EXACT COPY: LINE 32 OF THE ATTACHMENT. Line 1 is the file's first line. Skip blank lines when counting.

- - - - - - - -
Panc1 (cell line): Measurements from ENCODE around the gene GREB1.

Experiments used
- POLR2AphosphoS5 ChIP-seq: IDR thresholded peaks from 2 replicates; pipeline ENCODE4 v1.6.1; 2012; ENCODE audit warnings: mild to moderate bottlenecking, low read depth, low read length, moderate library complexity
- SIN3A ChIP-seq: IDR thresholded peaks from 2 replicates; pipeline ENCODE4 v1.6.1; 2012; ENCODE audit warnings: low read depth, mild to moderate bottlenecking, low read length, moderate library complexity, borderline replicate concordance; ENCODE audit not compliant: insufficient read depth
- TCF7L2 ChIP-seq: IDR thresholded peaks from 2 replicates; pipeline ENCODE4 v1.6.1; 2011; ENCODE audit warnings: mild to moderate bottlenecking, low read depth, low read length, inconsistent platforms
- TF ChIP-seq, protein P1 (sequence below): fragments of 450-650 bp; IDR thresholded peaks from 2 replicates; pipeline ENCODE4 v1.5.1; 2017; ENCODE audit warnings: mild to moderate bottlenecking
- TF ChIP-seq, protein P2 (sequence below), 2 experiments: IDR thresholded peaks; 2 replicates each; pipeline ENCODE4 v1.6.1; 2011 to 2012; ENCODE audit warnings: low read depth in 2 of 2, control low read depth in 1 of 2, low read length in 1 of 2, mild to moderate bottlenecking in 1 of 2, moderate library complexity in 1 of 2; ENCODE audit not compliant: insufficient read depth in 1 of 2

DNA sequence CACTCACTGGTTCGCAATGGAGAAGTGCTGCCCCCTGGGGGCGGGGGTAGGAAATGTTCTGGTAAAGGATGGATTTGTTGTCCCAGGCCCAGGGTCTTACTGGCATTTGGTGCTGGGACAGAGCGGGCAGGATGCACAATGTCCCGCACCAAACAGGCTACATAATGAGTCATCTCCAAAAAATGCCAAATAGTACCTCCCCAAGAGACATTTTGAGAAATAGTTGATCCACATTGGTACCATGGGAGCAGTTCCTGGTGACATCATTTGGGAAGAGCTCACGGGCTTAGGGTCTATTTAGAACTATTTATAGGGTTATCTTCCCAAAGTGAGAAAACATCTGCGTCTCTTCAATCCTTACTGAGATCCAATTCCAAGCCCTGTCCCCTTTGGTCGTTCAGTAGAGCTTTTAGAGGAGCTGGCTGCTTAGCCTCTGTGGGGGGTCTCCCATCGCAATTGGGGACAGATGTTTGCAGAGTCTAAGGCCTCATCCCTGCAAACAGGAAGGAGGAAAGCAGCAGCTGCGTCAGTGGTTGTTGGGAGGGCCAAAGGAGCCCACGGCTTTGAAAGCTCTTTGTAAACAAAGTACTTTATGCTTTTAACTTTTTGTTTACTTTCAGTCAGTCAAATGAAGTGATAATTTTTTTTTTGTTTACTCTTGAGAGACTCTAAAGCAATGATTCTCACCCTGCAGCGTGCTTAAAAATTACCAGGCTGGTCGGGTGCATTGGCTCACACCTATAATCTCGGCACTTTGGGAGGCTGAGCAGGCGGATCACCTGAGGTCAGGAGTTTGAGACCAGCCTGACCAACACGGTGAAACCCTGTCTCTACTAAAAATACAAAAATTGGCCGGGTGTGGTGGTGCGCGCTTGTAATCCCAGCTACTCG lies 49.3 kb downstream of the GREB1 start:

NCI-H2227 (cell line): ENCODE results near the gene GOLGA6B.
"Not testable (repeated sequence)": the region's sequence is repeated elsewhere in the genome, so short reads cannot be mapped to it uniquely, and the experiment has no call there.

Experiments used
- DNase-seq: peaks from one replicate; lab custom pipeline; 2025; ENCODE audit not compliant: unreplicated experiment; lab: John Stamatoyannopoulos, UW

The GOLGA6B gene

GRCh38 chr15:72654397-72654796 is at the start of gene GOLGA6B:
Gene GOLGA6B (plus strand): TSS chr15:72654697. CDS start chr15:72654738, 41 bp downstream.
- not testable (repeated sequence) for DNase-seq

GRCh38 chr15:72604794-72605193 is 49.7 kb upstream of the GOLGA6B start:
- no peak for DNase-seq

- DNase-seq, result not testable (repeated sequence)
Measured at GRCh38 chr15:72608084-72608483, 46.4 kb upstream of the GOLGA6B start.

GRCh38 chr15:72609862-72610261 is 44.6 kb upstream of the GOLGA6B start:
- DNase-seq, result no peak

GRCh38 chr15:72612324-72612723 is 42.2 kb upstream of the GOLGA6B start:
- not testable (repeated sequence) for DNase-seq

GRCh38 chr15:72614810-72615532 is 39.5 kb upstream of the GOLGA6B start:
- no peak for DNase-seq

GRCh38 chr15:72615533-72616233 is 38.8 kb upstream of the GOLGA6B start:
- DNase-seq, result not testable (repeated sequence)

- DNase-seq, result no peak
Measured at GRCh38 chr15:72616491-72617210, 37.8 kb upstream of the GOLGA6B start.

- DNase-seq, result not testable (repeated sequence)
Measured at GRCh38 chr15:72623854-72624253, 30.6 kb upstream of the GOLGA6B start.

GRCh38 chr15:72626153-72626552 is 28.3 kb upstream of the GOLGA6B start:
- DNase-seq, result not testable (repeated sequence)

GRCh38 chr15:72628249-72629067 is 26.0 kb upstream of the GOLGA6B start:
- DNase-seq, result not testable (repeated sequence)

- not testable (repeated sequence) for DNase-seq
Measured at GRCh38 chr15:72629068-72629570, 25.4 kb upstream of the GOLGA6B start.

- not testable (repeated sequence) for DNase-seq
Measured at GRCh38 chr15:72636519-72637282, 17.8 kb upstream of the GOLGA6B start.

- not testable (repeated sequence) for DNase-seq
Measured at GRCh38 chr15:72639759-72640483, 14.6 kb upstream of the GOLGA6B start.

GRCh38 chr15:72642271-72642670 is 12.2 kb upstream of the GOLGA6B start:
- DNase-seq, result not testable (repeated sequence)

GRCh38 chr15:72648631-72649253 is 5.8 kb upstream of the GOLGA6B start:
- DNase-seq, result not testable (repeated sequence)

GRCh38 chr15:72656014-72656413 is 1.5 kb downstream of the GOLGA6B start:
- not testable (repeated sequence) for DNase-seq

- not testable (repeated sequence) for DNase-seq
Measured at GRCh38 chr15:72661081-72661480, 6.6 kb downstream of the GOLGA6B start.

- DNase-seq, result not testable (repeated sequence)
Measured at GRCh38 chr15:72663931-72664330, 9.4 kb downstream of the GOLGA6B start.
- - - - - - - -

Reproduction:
Measured at GRCh38 chr15:72623854-72624253, 30.6 kb upstream of the GOLGA6B start.